Yesterday we got up to chill and rain, but had to go to Springfield for DH’s routine checkup and labs. We headed out early so blood work would be done in time for the afternoon appointment. Got there only to find the doctor had not left orders for this routine work that is done EVERY six months. The office nurses and aides couldn’t order it. So off we went to kill hours we could have been reading over the tea pot listening to the rain.
The rain did clear as we accomplished numerous stops, some hunting for Mexican Petunias that I know are in abundance in St. Louis. Springfield has not heard of them. Then an early lunch at Zio’s, yum-greatest Chicken Piccata ever, before making our traditional stop in at Barnes and Noble. The last time there, the Nook had garnered a chunk of the store space. This visit was a total shock, however. The whole store was NOT my Barnes and Noble, starting with a less than full parking lot which never happens. The entire service desk was gone inside and replaced with a larger circle of entirely Nook stands and displays. Empty too I might add except for the lonely salesman standing in there waiting for a customer. The service people had been replaced by computers stationed among the books where readers were expected look up a book themselves, maybe answer their own questions.
My bio section was gone, shoved to a far side I almost never found. A toy, games and arts & crafts section had been added and music was gone. The front tables that usually held the newest or seasonal selections were still there, but they seemed to me to hold boring books. A third of the store was remainders. The poetry section was not only moved but was divided by a three foot section of misplaced books not belonging there. My place of refuge, of peaceful meandering through volumes quietly enticing me to slip in between their covers had turned into a carnival midway of noisy, cheap appearances. Readers, if you think I am overly dramatic you might be correct, but I DO take my books and book life seriously.
Now for confession time, I recently bought a Kindle. Yes, I know, that makes me part of the problem. But I fought it and ranted against it until I knew I was meeting my book Waterloo. I had to at least dip into this new way or be left entirely behind. But that doesn’t mean I like it! Oh, reading an e-Book is not all bad, and I do think they have their place. But for me, I have to be careful and still need paper because for one thing I go to sleep reading and often drop a book. I can’t do this with an expensive piece of equipment!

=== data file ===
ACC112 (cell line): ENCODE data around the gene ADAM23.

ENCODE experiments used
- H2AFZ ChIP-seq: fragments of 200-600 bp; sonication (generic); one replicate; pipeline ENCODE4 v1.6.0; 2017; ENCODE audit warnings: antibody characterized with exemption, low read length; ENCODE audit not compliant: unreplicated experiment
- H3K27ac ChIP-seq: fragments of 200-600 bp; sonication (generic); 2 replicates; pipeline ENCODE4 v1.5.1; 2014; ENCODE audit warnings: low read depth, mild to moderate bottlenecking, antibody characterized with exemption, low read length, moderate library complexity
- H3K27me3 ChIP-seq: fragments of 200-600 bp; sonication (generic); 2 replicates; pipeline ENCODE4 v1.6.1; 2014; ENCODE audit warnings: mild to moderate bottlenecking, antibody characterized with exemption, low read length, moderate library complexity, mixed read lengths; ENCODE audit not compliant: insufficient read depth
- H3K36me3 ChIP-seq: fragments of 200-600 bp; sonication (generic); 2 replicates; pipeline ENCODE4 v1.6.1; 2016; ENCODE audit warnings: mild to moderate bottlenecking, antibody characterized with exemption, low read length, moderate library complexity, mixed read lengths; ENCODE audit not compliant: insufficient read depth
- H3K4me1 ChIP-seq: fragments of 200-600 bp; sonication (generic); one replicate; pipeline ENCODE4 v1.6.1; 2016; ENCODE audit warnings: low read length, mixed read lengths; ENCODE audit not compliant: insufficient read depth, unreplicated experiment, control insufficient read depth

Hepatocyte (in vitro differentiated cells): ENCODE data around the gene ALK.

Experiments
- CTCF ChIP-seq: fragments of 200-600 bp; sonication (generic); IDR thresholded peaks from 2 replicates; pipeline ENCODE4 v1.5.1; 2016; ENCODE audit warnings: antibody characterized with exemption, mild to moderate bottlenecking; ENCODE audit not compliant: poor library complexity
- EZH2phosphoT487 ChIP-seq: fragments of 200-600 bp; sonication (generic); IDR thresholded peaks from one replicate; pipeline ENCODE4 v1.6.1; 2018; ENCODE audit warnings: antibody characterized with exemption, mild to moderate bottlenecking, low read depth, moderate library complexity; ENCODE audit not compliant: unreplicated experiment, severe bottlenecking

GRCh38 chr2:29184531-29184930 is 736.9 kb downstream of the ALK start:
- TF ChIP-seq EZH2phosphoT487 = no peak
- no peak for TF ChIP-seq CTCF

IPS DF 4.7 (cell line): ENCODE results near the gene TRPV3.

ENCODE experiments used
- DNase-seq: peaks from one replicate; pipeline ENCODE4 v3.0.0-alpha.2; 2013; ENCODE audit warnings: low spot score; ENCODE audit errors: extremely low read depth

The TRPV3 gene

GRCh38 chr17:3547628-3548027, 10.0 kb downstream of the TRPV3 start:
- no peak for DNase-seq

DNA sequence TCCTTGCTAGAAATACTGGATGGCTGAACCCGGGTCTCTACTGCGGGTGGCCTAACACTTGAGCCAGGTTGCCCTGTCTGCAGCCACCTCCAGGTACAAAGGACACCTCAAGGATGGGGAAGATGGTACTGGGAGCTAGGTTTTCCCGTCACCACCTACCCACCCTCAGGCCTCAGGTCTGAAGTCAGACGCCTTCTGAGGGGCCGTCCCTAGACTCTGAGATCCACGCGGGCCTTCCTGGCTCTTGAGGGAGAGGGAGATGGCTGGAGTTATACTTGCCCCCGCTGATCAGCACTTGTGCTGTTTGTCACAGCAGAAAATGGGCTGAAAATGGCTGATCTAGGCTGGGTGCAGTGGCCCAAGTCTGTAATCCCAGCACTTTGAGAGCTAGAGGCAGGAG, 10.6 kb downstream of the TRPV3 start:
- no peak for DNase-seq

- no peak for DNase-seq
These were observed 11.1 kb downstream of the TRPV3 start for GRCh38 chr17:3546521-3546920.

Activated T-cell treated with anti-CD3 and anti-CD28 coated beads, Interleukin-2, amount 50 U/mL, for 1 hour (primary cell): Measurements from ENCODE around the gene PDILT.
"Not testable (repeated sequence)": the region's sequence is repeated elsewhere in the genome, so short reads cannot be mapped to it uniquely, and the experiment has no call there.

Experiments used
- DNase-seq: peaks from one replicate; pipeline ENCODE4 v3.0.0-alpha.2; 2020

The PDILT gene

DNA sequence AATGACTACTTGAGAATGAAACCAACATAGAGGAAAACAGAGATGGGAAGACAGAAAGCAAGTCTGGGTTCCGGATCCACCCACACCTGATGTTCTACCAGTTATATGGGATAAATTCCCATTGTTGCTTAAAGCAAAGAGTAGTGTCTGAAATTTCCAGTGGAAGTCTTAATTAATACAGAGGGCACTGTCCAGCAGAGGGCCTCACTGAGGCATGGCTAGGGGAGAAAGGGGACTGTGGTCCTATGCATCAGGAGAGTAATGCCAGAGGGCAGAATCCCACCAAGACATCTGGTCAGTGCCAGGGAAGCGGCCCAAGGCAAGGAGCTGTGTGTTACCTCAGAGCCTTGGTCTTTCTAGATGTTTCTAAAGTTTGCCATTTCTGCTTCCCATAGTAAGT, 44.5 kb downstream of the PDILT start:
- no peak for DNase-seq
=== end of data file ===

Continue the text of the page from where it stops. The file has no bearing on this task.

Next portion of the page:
There are many reasons to still love paper books and others have championed them better than I. But yesterday I thought how I love being in a book store because while I choose a book due to subject, title, and author, I also choose one due to the color of the jacket, the feel of the paper, the colors I hold in my hand. I have been known to buy a book based on how it feels as much as anything. You can’t feel a book in advance on an e-reader.
Also there are so many books out there, how do I know what I want until I SEE them? I saw several yesterday that I had no idea existed and wanted them. I folded on buying only one. I never would have ordered it because I did not know about it. Hiroshima in the Morning, a memoir was a National Book Critic Award Finalist. I did not know that; I only knew the dark and sinister spine (when usually it is a primary or pastel color or maybe gilding that interests me) caught my eye in the row of biographies, that the title drew me in to check out the pages, that the paper smelled fresh and tantalizing, and that I would give it a try—if I dropped this one on the ride home, it wouldn’t break. Maybe it won’t be a favorite read or maybe it will, but the real story is I would not have considered it had I not been in a book store to touch it.
So, do you have an e-reader and if so, how do you like it?